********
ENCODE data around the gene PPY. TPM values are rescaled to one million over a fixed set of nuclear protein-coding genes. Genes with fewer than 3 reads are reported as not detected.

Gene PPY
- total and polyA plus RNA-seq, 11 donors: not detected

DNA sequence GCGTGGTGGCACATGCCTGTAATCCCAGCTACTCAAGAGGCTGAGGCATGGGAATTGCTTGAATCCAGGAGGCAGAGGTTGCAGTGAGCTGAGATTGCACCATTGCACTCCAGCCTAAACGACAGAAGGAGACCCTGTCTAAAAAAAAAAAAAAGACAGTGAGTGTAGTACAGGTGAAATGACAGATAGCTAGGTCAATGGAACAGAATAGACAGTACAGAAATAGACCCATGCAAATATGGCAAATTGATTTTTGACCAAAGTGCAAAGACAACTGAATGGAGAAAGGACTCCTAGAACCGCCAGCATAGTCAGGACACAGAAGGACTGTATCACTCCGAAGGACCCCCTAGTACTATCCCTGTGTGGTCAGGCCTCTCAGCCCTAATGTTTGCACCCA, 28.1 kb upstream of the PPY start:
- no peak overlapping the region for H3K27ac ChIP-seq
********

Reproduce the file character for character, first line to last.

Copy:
ENCODE data around the gene PPY. TPM values are rescaled to one million over a fixed set of nuclear protein-coding genes. Genes with fewer than 3 reads are reported as not detected.

Gene PPY
- total and polyA plus RNA-seq, 11 donors: not detected

DNA sequence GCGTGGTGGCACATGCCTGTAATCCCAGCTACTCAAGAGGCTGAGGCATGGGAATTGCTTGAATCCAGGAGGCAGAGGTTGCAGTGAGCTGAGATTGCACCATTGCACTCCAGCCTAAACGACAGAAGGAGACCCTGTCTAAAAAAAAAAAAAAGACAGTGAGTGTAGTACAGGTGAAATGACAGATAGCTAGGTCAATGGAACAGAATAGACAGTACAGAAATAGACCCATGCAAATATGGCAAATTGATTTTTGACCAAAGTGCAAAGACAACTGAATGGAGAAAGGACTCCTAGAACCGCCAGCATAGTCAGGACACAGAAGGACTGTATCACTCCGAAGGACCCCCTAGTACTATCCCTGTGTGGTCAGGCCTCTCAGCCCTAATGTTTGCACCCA, 28.1 kb upstream of the PPY start:
- no peak overlapping the region for H3K27ac ChIP-seq